Senate moves toward a final vote on Supreme Court nominee Elena Kagan

Paul Kane
The Washington Post

The Senate, tied in knots on almost every other legislative issue, is now gliding toward ending its session on a high note for Democrats by confirming Elena Kagan as the fourth woman to serve as a Supreme Court justice.

Unable to find consensus on a series of domestic policy issues — including help for small businesses, financial aid to cash-strapped states and energy legislation — Senate Majority Leader Harry M. Reid (D-Nev.) moved the chamber into several days of debate on Kagan’s nomination Tuesday morning.

After coasting through her confirmation hearings in late June and winning approval from the Judiciary Committee two weeks ago, the solicitor general could have been confirmed many days ago.

Instead, Reid’s leadership team decided that, whatever else happened before the summer recess, they wanted to finish on a positive note. So they scheduled Kagan’s confirmation to be the last issue debated and voted on, probably Thursday afternoon or evening. The Senate will then recess for a five-week break, returning in mid-September.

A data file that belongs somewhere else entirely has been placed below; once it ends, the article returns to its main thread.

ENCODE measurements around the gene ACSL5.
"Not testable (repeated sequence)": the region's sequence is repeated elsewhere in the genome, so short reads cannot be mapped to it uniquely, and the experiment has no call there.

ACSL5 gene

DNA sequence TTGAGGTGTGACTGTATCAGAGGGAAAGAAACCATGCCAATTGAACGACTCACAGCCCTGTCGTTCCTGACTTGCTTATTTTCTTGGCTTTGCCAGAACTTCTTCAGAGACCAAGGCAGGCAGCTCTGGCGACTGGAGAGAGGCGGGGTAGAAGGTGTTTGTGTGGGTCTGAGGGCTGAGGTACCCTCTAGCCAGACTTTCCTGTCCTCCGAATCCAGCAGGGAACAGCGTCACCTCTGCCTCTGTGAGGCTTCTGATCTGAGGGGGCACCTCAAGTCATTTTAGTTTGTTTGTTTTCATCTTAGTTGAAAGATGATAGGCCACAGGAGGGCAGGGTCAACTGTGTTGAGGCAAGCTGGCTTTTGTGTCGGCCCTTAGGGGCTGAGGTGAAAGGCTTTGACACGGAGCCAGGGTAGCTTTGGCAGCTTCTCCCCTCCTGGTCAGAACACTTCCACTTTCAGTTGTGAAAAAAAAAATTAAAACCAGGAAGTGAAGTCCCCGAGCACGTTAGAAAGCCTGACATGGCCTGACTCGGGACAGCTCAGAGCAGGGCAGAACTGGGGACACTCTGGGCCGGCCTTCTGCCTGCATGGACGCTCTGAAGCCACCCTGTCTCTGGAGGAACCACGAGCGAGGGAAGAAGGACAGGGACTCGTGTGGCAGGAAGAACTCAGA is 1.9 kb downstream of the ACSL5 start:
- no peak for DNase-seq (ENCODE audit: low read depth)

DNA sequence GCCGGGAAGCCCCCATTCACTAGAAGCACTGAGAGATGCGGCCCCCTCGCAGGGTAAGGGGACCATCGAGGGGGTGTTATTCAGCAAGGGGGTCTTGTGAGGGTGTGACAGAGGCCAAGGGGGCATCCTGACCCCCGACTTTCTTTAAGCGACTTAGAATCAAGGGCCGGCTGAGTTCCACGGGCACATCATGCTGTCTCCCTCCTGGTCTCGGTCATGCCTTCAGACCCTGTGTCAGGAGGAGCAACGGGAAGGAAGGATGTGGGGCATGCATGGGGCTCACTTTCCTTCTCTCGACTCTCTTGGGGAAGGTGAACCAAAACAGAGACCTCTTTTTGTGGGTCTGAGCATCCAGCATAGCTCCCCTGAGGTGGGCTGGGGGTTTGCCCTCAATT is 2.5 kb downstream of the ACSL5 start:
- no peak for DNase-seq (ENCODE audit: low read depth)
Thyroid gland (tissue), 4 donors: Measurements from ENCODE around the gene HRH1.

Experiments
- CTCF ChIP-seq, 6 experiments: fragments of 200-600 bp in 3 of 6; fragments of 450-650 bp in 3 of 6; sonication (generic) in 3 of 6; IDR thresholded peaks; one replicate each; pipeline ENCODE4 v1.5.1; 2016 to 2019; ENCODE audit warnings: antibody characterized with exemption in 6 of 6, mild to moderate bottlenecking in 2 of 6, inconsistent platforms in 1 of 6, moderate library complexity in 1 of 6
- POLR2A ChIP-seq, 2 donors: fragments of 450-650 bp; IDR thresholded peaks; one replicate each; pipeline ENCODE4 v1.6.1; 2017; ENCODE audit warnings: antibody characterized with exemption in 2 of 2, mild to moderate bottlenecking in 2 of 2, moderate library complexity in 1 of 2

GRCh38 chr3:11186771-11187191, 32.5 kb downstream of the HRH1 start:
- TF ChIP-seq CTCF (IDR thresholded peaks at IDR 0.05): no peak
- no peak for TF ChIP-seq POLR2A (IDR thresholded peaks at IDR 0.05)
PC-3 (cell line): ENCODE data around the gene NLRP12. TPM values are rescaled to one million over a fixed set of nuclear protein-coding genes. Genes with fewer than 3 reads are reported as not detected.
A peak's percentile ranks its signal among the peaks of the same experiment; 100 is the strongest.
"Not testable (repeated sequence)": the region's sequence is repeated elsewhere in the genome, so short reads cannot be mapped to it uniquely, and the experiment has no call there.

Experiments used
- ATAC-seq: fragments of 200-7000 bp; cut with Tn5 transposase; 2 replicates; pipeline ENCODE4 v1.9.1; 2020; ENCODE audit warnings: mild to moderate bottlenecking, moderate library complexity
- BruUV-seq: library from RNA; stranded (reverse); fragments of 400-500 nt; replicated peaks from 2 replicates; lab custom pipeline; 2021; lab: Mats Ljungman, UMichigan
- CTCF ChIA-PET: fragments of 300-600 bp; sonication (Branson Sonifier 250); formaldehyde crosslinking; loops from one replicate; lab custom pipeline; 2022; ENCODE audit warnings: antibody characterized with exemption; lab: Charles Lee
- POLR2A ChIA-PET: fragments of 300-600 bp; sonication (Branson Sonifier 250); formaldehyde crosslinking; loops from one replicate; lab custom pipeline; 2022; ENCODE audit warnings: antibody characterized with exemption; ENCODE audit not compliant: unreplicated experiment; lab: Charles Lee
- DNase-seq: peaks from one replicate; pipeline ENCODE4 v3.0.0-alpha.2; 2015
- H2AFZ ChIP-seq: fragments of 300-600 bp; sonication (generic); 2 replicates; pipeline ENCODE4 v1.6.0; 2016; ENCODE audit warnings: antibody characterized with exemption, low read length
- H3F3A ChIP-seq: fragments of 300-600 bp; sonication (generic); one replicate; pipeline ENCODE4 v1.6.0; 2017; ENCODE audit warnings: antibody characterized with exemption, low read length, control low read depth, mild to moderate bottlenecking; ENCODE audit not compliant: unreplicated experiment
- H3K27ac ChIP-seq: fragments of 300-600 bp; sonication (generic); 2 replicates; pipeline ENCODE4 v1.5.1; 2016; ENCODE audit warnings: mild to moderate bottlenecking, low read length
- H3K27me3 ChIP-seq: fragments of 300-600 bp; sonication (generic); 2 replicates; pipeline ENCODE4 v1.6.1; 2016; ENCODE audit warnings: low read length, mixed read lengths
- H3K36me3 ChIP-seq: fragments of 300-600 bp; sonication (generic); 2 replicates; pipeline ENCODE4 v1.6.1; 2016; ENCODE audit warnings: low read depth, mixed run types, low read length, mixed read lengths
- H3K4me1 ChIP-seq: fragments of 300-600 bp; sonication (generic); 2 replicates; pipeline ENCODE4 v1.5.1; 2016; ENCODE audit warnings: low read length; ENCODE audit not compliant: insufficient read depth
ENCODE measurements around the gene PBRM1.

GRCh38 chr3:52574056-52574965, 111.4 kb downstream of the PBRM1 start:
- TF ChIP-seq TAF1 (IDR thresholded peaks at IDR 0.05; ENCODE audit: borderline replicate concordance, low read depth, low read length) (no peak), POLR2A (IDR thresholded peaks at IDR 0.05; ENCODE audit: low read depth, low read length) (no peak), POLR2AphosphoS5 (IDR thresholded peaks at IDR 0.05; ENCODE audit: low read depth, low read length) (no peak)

With five GOP senators already supporting Kagan’s nomination, Republicans are not planning to force a filibuster vote. One Democrat, conservative Ben Nelson (Neb.), has announced his intention to oppose her. She is likely to get 63 to 65 votes approving her confirmation, which is fewer than the 68 for Justice Sonia Sotomayor in August 2009 but more than the 58 for Justice Samuel A. Alito Jr. in 2006.

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